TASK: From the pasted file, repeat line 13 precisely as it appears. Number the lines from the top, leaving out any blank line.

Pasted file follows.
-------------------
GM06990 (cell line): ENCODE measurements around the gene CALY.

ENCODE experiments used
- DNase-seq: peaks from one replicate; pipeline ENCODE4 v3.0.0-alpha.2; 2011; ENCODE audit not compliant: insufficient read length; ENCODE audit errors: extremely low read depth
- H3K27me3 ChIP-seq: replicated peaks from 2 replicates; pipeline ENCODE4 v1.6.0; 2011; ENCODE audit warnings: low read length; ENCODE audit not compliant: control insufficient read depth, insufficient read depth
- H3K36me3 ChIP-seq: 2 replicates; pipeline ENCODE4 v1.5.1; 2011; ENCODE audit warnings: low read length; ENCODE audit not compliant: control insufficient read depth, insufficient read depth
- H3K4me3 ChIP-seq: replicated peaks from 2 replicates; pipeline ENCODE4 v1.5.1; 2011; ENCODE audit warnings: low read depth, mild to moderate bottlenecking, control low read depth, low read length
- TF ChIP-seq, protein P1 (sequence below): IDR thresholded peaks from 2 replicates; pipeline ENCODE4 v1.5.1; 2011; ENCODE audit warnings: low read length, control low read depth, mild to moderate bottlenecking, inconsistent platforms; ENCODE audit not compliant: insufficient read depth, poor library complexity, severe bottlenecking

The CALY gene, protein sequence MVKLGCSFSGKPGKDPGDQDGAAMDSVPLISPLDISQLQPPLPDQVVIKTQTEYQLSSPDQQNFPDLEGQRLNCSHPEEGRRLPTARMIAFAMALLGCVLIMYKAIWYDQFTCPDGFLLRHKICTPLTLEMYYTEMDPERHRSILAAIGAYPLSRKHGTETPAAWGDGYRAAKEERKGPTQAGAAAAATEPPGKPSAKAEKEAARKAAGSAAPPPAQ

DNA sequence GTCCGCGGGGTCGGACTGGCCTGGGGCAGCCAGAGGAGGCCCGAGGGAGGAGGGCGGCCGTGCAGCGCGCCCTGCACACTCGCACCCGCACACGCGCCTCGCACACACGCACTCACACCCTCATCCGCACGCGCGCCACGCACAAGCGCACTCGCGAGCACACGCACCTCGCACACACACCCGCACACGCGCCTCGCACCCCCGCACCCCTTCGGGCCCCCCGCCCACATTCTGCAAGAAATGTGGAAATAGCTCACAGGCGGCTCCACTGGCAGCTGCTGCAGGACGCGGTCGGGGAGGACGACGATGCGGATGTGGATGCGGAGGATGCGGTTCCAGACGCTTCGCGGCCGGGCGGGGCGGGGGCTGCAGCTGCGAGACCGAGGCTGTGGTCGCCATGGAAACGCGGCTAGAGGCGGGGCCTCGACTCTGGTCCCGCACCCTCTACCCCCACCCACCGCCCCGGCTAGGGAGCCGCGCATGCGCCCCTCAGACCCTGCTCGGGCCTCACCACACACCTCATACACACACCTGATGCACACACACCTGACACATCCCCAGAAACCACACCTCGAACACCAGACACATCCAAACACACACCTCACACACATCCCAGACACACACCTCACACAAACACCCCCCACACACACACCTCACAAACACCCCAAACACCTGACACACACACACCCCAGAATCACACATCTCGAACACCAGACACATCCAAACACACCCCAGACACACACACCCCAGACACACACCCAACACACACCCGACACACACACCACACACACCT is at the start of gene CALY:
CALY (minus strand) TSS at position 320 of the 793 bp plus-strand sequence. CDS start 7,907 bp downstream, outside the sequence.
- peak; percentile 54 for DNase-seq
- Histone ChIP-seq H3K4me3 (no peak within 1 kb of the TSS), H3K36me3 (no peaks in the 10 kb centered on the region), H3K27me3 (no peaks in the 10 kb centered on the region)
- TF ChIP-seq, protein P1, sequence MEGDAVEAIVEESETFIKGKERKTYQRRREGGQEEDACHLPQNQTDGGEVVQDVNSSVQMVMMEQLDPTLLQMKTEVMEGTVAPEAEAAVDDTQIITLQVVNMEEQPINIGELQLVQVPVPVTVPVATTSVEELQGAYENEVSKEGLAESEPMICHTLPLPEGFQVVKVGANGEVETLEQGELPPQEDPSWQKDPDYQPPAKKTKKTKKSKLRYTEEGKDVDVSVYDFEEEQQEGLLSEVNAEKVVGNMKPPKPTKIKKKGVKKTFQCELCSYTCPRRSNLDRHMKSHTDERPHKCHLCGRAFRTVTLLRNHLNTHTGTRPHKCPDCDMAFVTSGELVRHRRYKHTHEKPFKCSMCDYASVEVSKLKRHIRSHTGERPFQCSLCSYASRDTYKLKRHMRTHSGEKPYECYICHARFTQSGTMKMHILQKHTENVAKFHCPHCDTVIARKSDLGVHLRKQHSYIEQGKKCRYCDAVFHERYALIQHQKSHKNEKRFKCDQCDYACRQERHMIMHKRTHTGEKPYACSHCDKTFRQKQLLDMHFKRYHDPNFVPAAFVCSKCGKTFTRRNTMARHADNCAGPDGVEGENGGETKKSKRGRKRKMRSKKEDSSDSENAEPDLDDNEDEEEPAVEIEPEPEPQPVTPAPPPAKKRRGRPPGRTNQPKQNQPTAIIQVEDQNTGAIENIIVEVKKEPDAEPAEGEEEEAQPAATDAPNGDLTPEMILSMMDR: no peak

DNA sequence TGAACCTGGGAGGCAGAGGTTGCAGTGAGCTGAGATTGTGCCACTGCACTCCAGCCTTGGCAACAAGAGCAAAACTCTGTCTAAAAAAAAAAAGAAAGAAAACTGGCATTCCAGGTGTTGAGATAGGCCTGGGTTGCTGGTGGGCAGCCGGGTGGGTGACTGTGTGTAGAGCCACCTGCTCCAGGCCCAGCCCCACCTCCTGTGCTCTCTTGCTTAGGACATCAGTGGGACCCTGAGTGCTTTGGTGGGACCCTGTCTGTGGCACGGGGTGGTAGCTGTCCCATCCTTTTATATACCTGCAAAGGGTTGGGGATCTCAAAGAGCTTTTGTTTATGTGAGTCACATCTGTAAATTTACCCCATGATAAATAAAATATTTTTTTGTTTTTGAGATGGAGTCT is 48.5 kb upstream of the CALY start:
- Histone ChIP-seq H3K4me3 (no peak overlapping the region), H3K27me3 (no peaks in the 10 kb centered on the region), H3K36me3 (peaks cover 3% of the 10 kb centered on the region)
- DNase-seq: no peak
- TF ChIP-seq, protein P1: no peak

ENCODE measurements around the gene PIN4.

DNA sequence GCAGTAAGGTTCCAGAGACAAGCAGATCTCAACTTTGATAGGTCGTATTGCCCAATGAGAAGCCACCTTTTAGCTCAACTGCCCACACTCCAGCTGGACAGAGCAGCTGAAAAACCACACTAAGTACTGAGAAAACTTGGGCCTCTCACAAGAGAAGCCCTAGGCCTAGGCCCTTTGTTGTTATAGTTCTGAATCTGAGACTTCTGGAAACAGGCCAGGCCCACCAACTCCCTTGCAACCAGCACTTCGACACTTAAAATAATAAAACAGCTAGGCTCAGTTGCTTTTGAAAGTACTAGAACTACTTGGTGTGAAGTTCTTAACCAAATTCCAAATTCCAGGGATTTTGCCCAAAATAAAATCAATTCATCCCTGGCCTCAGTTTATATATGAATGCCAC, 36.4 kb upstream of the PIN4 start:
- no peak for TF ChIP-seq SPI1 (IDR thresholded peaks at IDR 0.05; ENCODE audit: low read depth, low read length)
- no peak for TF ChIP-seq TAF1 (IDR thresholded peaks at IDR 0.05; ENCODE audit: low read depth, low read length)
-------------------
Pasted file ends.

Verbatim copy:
- TF ChIP-seq, protein P1, sequence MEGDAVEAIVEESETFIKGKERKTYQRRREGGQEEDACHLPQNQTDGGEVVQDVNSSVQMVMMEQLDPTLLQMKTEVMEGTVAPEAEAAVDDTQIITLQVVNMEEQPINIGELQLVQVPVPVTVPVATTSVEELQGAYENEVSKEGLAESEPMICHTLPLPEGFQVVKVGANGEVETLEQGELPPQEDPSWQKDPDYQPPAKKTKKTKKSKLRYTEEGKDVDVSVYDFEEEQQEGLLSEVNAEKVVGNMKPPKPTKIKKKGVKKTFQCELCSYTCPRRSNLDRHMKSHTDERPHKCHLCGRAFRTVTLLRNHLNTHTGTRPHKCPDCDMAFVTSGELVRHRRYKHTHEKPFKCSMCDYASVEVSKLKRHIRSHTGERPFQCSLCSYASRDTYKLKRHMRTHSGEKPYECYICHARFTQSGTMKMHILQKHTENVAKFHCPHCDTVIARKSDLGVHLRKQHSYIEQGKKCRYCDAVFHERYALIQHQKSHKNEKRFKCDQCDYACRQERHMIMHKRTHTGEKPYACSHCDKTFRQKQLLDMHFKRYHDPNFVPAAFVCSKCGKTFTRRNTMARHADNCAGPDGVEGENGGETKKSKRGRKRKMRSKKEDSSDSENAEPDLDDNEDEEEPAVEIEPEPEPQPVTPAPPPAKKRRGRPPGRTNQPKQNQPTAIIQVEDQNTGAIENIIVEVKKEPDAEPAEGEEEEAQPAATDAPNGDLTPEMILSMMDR: no peak